4. The effect of a reciprocal peat transplant between two contrasting Central European sites on C cycling and C isotope ratios

    NASA Astrophysics Data System (ADS)

    Novak, M.; Zemanova, L.; Buzek, F.; Jackova, I.; Adamova, M.; Komarek, A.; Vile, M. A.; Kelman Wieder, R.; Stepanova, M.

    2010-03-01

    An 18-month reciprocal peat transplant experiment was conducted between two peatlands in the Czech Republic. Both sites were 100% Sphagnum-covered, with no vascular plants, and no hummocks and hollows. Atmospheric depositions of sulfur were up to 10 times higher at the northern site Velke jerabi jezero (VJJ), compared to the southern site Cervene blato (CB). Forty-cm deep peat cores, 10-cm in diameter, were used as transplants and controls in five replicates. Our objective was to evaluate whether CO2 and CH4 emissions from Sphagnum peat bogs are governed mainly by organic matter quality in the substrate, or by environmental conditions. Emission rates and δ13C values of CO2 and CH4 were measured in the laboratory at time t=18 months. All measured parameters converged to those of the host site, indicating that, at least in the short-term perspective, environmental conditions were a more important control of greenhouse gas emissions than organic carbon quality in the substrate. Since sulfate reducers outcompete methanogens, we hypothesized that the S-polluted site VJJ should have lower methane emissions than CB. In fact, the opposite was true, with significantly (p<0.01) higher methane emissions from VJJ. Additionally, as a first step in an effort to link C isotope composition of emitted gases and residual peat substrate, we determined whether multiple vertical δ13C profiles in peat agree. A high degree of within-site homogeneity in δ13C was found. When a specific vertical δ13C trend was seen in one peat core, the same trend was also seen in all the remaining peat cores from the wetland. The δ13C value increased downcore at both CB and VJJ. At VJJ, however, 20 cm below surface, a reversal to lower δ13C downcore was seen. Based on 210Pb dating, peat at 20-cm depth at VJJ was only 15 years old. Increasing δ13C values in VJJ peat accumulated between 1880-1990 could not be caused by assimilation of atmospheric CO2 gradually enriched in the light isotope 12C due to

  5. Peatmoss (Sphagnum) diversification associated with Miocene Northern Hemisphere climatic cooling?

    PubMed

    Shaw, A Jonathan; Devos, Nicolas; Cox, Cymon J; Boles, Sandra B; Shaw, Blanka; Buchanan, Alex M; Cave, Lynette; Seppelt, Rodney

    2010-06-01

    Global climate changes sometimes spark biological radiations that can feed back to effect significant ecological impacts. Northern Hemisphere peatlands dominated by living and dead peatmosses (Sphagnum) harbor almost 30% of the global soil carbon pool and have functioned as a net carbon sink throughout the Holocene, and probably since the late Tertiary. Before that time, northern latitudes were dominated by tropical and temperate plant groups and ecosystems. Phylogenetic analyses of mosses (phylum Bryophyta) based on nucleotide sequences from the plastid, mitochondrial, and nuclear genomes indicate that most species of Sphagnum are of recent origin (ca. <20 Ma). Sphagnum species are not only well-adapted to boreal peatlands, they create the conditions that promote development of peatlands. The recent radiation that gave rise to extant diversity of peatmosses is temporally associated with Miocene climatic cooling in the Northern Hemisphere. The evolution of Sphagnum has had profound influences on global biogeochemistry because of the unique biochemical, physiological, and morphological features of these plants, both while alive and after death.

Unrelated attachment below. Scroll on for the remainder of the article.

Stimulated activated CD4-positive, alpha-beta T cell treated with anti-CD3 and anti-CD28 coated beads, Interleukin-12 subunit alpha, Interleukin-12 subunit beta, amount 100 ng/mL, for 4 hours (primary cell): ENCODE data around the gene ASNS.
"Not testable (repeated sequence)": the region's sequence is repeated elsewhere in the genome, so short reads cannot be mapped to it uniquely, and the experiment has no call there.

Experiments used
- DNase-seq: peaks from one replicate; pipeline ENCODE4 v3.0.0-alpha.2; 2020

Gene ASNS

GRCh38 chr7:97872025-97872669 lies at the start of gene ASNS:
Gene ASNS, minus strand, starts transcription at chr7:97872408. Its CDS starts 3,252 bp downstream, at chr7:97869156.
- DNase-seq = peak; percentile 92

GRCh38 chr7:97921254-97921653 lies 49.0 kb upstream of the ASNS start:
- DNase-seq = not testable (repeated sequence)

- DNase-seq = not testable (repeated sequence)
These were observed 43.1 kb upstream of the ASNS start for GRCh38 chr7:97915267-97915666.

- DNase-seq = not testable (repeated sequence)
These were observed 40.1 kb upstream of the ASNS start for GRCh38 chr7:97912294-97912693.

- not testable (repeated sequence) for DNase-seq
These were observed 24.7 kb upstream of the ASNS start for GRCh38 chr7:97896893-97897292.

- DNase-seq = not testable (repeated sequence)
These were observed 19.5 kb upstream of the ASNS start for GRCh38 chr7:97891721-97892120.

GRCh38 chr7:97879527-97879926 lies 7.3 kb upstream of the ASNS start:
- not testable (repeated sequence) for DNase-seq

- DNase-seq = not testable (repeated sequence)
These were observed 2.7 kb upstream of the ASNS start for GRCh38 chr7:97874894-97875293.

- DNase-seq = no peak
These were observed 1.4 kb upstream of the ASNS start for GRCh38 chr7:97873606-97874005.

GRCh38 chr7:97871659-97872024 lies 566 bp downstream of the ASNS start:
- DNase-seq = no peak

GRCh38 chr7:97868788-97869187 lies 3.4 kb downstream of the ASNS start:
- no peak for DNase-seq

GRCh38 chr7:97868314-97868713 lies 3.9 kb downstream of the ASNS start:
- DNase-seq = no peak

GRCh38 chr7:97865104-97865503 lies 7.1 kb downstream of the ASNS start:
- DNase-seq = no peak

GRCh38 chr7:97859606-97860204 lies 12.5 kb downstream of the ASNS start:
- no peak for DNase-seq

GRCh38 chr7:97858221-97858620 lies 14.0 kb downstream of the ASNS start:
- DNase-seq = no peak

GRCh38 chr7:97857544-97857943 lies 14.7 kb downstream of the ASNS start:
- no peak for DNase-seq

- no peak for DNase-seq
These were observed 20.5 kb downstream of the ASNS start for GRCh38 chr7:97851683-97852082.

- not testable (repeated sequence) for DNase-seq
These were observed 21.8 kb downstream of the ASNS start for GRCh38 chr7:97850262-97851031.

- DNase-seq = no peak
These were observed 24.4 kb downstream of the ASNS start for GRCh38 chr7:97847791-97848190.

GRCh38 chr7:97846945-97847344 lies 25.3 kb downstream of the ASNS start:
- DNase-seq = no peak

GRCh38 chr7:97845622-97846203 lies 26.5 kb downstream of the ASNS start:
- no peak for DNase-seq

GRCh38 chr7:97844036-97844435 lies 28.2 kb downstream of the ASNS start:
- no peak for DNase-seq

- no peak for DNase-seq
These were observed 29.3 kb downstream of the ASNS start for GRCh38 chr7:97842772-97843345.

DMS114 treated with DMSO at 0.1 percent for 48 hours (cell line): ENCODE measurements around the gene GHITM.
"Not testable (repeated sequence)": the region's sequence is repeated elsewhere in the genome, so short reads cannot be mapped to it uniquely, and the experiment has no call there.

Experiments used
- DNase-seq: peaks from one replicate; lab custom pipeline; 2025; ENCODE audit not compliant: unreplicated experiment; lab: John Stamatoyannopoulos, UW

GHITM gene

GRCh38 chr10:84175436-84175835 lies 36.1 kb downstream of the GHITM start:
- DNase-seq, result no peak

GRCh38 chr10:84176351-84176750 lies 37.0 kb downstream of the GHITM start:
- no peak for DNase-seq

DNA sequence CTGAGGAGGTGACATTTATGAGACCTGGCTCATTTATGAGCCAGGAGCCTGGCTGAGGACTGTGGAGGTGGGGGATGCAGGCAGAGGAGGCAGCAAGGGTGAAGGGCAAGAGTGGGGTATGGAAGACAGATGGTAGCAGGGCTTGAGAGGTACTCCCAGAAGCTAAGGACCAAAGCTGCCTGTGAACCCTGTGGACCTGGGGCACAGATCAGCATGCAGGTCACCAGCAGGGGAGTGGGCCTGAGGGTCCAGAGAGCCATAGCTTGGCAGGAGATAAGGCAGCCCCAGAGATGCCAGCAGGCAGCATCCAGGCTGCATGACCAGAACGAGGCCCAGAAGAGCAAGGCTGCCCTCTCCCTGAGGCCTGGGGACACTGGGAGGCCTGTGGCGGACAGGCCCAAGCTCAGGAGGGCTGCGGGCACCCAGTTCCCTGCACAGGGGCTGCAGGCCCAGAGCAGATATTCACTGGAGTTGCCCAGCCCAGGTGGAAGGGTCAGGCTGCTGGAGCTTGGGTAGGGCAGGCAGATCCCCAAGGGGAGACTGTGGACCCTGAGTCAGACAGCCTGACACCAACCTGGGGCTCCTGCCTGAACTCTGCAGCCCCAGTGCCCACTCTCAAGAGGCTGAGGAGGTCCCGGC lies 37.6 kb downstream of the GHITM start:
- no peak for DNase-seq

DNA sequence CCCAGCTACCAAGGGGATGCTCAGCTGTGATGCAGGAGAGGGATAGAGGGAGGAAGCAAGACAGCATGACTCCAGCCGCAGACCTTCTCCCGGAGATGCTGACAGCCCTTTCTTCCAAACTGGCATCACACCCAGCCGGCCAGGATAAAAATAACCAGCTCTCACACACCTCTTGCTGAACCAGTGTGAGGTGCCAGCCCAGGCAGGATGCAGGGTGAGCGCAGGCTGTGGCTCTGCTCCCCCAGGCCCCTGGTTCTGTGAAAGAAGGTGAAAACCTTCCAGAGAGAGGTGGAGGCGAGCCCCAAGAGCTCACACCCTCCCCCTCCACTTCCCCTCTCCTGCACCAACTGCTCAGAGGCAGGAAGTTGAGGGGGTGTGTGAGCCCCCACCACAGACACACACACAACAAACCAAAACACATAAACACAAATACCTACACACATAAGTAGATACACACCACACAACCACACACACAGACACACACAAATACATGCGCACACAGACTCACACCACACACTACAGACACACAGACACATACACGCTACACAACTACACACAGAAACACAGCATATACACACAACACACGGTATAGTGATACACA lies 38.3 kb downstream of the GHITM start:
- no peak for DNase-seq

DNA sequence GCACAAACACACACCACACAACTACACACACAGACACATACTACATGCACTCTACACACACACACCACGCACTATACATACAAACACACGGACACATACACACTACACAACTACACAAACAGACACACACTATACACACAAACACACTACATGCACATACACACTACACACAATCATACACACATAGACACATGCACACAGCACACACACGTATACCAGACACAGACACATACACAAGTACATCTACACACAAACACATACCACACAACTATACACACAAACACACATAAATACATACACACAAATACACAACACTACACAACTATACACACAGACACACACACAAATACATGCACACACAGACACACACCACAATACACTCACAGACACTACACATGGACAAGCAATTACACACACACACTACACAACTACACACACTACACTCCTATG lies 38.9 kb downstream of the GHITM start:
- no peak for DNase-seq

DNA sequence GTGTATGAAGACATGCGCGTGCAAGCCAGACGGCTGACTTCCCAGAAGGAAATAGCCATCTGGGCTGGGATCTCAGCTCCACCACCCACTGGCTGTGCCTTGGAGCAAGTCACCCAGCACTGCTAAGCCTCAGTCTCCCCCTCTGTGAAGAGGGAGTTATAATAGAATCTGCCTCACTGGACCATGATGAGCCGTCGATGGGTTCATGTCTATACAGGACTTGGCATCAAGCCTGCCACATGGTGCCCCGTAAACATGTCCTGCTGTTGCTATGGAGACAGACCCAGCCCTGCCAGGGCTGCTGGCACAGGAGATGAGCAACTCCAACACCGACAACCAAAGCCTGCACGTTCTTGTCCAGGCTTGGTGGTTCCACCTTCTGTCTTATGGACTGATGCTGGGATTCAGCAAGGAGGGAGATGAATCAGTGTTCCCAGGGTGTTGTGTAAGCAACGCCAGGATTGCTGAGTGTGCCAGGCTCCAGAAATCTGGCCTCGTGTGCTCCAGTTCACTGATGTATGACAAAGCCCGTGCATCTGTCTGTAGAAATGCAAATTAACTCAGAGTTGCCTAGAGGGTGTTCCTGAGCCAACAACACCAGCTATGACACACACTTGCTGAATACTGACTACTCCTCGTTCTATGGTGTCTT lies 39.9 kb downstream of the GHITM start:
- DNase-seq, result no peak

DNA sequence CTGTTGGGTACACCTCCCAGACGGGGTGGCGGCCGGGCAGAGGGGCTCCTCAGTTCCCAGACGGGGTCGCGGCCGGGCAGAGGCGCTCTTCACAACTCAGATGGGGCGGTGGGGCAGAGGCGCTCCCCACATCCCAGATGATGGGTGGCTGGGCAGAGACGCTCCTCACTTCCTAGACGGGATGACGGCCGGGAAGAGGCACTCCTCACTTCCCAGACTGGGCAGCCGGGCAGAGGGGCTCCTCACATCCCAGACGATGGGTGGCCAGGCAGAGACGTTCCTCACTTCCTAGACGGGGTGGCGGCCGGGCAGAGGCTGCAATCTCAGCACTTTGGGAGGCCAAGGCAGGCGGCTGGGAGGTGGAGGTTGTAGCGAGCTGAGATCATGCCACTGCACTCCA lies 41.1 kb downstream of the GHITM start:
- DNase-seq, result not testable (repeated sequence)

6. Metal accumulation capacity of five species of Sphagnum moss

    SciTech Connect

    Aulio, K.

    1985-10-01

    The present paper describes the first experimental evidence of the species-specific differences in the cation accumulation properties in Sphagnum mosses. Manganese was chosen for the object of the experiments because this element appears to show the greatest variability under natural conditions.

  7. Elevated Nitrogen Deposition from Alberta Oil Sands Development Stimulates Phosphatase Activity in Dominant Sphagnum Moss Species

    NASA Astrophysics Data System (ADS)

    Kashi, N. N.; Wieder, R.; Vile, M. A.

    2013-12-01

    Emissions of NOx associated with Alberta oil sands (AOS) development are leading to locally elevated atmospheric N deposition, in a region where background N deposition has been historically quite low (< 1 kg/ha/yr). This elevated N deposition has the potential to alter the ecosystem structure and function of nutrient-poor boreal peatlands. Nitrogen enrichment may alter soil microbial activity, which could be manifested in changes in extracellular enzyme activities. Since 2011, we have been experimentally adding N as NH4NO3 in simulated precipitation at 0, 5, 10, 15, 20, and 25 kg N ha/yr/ plus no-water controls to a boreal bog and a poor fen (3 replicate plots per treatment). In 2013, acid phosphatase activities in living plant capitulum of Sphagnum angustifolium, Sphagnum fuscum, and Sphagnum magellanicum were quantified in June and July using 4-methyumbelliferylphosphate and fluorescence detection of the enzymatically released methylumbelliferone (MUF). Phosphatase activities did not differ with N treatment for S. angustifolium in the bog (p=0.3409) or the poor fen (p=0.0629), or for S. fuscum in the bog (p=0.1950), averaging 35.0 × 0.7, 61.6 × 1.2, and 41.6 × 0.9 μmol MUF/g DWT/hr, respectively. For S. fuscum in the poor fen, phosphatase activities differed between N treatments (p=0.0275), ranging 40.6 × 1.1 μmol MUF/g DWT/hr in the control plots to 73.7 × 2.0 μmol MUF/g DWT/hr in the 5 kg/ha/yr N treatment plots; increasing N deposition did not result in a gradual change in enzyme activity. On the other hand, S. magellanicum phosphatase activities differed between N treatments (p=0.0189) and showed a pattern of generally increasing activity with increasing N deposition (37.4 × 0.5 μmol MUF/g DWT/hr in control plots; 97.9 × 4.5 μmol MUF/g DWT/hr in the 25 kg/ha/yr N treatment plots). The differing phosphatase responses between these dominant Sphagnum species suggest unique differences in nutrient balance and/or microbial activity. Combining the